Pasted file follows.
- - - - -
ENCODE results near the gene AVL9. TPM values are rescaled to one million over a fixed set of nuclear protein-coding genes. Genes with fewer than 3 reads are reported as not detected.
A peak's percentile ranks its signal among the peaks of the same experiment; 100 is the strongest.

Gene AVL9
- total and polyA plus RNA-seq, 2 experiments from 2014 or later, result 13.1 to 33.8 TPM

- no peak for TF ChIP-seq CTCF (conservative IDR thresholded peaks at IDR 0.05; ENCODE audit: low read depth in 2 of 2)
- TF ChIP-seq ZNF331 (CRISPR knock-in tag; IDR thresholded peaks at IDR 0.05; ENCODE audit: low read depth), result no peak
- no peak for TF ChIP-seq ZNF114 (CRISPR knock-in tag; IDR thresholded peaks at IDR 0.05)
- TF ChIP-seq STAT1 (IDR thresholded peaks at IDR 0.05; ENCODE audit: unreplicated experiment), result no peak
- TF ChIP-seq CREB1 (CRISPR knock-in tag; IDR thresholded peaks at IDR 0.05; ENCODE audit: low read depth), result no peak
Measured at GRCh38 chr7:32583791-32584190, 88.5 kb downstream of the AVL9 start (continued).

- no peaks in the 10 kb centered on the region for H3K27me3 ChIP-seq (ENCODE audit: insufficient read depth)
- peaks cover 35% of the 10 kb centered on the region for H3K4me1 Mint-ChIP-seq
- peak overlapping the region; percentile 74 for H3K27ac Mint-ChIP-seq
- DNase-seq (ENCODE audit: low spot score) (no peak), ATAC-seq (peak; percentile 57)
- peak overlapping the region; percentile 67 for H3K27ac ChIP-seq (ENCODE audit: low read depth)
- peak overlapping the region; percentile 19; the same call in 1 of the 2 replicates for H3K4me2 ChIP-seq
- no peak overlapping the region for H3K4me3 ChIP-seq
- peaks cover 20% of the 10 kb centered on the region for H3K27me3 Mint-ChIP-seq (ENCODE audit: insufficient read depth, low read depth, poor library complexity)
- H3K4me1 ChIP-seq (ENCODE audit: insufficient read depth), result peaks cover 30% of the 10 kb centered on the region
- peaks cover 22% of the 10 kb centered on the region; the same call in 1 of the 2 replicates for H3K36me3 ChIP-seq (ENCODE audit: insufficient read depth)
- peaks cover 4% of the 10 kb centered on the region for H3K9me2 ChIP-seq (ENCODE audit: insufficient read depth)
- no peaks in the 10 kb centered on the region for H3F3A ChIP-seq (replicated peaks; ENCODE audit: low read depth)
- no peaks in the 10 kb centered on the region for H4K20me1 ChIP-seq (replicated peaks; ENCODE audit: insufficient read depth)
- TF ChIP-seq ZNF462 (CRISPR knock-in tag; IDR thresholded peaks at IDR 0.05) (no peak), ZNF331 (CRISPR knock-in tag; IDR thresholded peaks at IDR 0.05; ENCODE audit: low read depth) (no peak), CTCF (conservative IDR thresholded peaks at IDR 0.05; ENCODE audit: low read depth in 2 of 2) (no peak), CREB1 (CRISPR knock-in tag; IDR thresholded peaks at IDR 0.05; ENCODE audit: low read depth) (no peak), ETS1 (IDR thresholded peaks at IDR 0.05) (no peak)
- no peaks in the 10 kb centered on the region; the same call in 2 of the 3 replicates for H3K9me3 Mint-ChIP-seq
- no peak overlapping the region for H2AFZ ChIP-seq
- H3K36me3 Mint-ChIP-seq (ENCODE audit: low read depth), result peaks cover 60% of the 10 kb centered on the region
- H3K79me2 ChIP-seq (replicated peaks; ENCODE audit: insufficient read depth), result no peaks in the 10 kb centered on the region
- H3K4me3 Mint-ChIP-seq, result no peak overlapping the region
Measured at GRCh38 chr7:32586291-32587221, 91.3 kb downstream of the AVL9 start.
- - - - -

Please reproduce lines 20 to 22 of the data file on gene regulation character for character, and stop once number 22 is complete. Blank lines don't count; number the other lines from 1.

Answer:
- peaks cover 22% of the 10 kb centered on the region; the same call in 1 of the 2 replicates for H3K36me3 ChIP-seq (ENCODE audit: insufficient read depth)
- peaks cover 4% of the 10 kb centered on the region for H3K9me2 ChIP-seq (ENCODE audit: insufficient read depth)
- no peaks in the 10 kb centered on the region for H3F3A ChIP-seq (replicated peaks; ENCODE audit: low read depth)